Avodah Zarah 5, beginning of side b. Tavo The process of discovering these numerical meanings and correspondences between words is called "gematria. Balak The explanation of Rashi on the verse. Sefer HaMitzvos of the Rambam , negative commandment Perush HaMishnayos , beginning of chapter Chelek, principle Igeres Teiman.
Micah Yeshayahu, remez Avos, Chapter 1, Mishneh 17 in gematria, "good" - that is learned on this Shabbos. See Yeshayahu "For Torah will proceed from me.
Avos Chapter 1, Mishneh 1. Tanya, Igeres HaKodesh , section 26 p. See Likkutei Sichos , volume 20, page Providing details of Saadya's arguments for creation ex nihilo is less interesting for our current purposes than making some observations about Saadya's sensibilities about reason and revelation in these discussions.
In the case of creation as well as the case of God's unity, Saadya sees demonstration by reason as a cornerstone of belief. At least in the case of some religious beliefs, reason alone arrives at the ideas in question, and, furthermore, can prove that they are true. However we answer this question, it is at least true that for Saadya, in the case of creation, reason is able to prove the religious idea of an external, ex nihilo createdness.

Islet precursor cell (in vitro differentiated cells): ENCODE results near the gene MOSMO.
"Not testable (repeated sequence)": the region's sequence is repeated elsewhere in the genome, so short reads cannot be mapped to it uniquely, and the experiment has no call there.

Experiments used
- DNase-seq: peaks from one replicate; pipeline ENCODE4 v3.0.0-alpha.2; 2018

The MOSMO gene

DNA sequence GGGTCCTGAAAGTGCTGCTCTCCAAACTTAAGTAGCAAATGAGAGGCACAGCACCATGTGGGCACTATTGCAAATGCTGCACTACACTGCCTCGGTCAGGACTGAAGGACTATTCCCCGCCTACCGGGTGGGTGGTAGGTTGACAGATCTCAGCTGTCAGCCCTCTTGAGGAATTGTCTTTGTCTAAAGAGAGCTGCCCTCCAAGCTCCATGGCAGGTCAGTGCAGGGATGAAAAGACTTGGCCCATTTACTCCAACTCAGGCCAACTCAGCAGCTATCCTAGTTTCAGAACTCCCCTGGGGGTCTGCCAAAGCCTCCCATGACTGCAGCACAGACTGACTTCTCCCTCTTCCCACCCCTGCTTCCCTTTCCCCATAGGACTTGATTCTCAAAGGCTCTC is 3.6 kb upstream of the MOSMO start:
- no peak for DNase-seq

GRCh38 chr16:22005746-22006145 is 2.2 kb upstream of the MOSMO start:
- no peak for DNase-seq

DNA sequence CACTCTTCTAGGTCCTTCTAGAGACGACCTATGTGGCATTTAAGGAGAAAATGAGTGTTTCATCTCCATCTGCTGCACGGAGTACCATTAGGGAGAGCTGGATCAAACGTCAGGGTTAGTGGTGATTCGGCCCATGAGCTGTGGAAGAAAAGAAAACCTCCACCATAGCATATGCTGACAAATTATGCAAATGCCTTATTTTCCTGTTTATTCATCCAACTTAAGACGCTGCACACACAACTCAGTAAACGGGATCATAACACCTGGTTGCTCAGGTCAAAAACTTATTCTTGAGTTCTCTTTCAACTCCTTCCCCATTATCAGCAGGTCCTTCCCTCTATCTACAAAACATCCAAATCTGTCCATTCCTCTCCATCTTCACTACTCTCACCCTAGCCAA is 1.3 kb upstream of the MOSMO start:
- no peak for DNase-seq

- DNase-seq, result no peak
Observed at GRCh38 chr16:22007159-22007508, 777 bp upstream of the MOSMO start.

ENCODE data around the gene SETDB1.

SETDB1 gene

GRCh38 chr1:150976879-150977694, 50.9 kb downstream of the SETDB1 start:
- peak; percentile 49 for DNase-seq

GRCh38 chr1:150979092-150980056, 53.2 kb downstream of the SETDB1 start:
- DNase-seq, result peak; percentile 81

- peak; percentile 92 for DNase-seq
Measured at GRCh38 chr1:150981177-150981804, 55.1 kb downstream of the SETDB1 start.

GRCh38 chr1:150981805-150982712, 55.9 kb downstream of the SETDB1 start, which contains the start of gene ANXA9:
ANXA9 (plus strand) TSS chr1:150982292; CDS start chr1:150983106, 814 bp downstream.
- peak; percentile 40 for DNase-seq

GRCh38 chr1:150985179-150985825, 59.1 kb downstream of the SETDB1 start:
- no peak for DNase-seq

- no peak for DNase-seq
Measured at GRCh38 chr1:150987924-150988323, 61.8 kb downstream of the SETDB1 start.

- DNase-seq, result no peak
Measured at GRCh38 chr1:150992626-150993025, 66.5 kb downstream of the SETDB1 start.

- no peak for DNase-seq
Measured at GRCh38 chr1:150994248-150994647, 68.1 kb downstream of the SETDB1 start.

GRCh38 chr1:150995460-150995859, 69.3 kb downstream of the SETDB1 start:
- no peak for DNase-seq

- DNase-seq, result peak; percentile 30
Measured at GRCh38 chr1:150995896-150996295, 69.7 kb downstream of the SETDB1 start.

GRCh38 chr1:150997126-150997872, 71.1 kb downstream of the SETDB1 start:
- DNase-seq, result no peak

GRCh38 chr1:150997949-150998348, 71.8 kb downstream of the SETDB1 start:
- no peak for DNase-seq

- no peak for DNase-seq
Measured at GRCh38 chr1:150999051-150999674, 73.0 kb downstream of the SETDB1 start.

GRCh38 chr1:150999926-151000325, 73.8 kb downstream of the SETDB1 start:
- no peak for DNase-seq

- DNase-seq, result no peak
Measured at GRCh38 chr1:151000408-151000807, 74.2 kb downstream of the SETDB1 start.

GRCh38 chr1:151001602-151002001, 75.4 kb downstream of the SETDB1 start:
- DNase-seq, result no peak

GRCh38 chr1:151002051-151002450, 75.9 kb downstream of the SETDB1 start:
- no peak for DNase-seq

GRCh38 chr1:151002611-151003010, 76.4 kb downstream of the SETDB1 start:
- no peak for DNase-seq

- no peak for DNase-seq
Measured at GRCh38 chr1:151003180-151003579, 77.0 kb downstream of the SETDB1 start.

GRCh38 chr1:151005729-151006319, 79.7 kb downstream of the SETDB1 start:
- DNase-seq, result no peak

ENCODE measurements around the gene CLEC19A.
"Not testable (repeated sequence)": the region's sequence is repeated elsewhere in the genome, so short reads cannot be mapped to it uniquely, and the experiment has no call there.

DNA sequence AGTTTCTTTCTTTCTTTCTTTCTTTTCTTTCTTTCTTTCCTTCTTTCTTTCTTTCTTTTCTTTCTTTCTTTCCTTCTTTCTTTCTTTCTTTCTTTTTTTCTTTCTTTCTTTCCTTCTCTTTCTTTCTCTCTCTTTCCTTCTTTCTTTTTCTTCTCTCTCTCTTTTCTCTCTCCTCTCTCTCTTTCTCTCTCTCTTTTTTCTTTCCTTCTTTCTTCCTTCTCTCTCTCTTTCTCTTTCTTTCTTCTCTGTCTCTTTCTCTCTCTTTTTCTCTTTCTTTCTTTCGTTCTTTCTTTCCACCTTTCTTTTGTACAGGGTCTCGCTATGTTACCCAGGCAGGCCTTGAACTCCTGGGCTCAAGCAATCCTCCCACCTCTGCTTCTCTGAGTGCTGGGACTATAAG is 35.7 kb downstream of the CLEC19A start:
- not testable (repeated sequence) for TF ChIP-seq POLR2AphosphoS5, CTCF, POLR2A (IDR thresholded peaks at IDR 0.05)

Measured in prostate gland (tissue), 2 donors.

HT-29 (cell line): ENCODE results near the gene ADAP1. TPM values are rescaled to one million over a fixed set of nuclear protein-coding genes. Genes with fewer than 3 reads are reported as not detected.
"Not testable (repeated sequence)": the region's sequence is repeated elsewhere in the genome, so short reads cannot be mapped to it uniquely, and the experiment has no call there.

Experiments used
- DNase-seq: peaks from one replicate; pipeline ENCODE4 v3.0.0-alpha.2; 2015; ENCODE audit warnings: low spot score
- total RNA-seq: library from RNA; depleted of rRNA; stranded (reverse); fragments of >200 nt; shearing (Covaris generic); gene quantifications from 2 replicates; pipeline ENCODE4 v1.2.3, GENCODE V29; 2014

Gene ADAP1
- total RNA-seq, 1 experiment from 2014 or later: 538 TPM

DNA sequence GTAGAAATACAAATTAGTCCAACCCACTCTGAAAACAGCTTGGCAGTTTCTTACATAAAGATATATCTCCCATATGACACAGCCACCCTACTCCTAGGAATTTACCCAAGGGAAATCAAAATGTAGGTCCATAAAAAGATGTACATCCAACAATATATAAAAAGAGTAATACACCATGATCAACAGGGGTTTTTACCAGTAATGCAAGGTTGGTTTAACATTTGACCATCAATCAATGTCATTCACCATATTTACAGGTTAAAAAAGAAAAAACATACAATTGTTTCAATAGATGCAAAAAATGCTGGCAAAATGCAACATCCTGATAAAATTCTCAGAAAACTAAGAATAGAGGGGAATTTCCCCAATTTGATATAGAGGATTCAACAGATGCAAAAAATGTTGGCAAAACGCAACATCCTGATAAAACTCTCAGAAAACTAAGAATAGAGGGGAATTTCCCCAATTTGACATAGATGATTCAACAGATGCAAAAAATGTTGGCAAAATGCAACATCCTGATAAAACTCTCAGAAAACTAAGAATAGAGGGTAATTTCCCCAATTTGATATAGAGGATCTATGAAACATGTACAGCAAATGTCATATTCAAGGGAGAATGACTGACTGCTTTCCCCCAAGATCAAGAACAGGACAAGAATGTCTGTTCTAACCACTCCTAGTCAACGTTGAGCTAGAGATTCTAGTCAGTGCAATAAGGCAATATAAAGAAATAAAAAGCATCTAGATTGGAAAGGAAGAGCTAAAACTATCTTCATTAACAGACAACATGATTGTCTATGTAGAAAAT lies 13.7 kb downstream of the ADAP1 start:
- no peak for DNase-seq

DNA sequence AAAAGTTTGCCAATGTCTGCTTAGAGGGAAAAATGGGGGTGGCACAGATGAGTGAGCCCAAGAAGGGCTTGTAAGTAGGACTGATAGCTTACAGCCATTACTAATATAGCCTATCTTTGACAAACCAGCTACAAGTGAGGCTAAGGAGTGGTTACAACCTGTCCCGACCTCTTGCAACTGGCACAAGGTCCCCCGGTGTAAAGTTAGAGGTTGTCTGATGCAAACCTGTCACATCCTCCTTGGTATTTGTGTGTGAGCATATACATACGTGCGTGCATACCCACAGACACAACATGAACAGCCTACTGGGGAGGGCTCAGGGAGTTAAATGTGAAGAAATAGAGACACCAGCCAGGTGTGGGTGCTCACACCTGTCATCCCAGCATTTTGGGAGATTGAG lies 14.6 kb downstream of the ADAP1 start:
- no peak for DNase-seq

The role of revelation in Saadya's thought is always present. In addition to supplementing each demonstration with a supporting text from either the Bible or the Talmud the written Rabbinic tradition , he ends his exercise in reason with reference to tradition, prophets, and miracles. Following upon this delicate interplay of reason and revelation, it is interesting to note how the proofs for creation come up again in Saadya's treatment of resurrection. While the reasons Saadya gives for believing in the truth of resurrection have primarily to do with the reliability of Tradition, Saadya additionally invokes his reason-based proofs of creation ex nihilo to support the at least prima facie reasonabless of such beliefs.
Since the idea of something's being created ex nihilo is less reasonable than the idea of its being re-created, and since the idea of creation ex nihilo has already been proven true by reason, therefore, a fortiori , surely belief in resurrection is at least reasonable. Here, Saadya's proof for creation ex nihilo emerges in the service of his belief in resurrection. Preceeding the discussion of resurrection, and following a few chapters after his analyses of creation, Saadya addresses the nature of soul.
Although rejecting Plato's creation view, Saadya rests his own theory of soul upon a Platonic tripartite psychology. Of course, to this Platonic foundation, he adds a number of Tradition-rooted descriptions of soul as well.